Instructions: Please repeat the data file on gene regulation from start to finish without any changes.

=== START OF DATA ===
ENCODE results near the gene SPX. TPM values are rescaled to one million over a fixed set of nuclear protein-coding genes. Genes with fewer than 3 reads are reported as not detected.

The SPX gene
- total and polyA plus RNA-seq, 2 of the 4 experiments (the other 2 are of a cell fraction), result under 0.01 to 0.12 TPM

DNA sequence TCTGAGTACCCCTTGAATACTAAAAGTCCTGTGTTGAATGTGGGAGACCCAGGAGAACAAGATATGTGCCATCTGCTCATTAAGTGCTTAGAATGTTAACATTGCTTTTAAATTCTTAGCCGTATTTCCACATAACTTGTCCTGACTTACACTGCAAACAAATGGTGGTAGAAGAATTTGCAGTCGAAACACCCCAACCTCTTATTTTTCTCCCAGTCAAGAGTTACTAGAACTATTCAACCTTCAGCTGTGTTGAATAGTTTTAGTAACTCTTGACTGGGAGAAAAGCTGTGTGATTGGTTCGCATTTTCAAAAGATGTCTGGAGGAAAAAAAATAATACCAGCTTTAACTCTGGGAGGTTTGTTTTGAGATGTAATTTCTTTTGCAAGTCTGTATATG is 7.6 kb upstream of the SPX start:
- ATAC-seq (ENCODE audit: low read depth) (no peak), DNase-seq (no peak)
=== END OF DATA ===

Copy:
ENCODE results near the gene SPX. TPM values are rescaled to one million over a fixed set of nuclear protein-coding genes. Genes with fewer than 3 reads are reported as not detected.

The SPX gene
- total and polyA plus RNA-seq, 2 of the 4 experiments (the other 2 are of a cell fraction), result under 0.01 to 0.12 TPM

DNA sequence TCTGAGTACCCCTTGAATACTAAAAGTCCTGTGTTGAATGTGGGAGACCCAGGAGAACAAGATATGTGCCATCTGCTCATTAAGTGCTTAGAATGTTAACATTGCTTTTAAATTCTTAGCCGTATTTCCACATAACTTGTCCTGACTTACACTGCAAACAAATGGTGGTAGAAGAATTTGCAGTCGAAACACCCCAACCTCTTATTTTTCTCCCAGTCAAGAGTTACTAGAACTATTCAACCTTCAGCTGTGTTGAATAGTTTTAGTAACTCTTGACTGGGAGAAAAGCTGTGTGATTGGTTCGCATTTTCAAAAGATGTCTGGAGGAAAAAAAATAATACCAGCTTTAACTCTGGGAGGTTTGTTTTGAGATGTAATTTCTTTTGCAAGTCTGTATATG is 7.6 kb upstream of the SPX start:
- ATAC-seq (ENCODE audit: low read depth) (no peak), DNase-seq (no peak)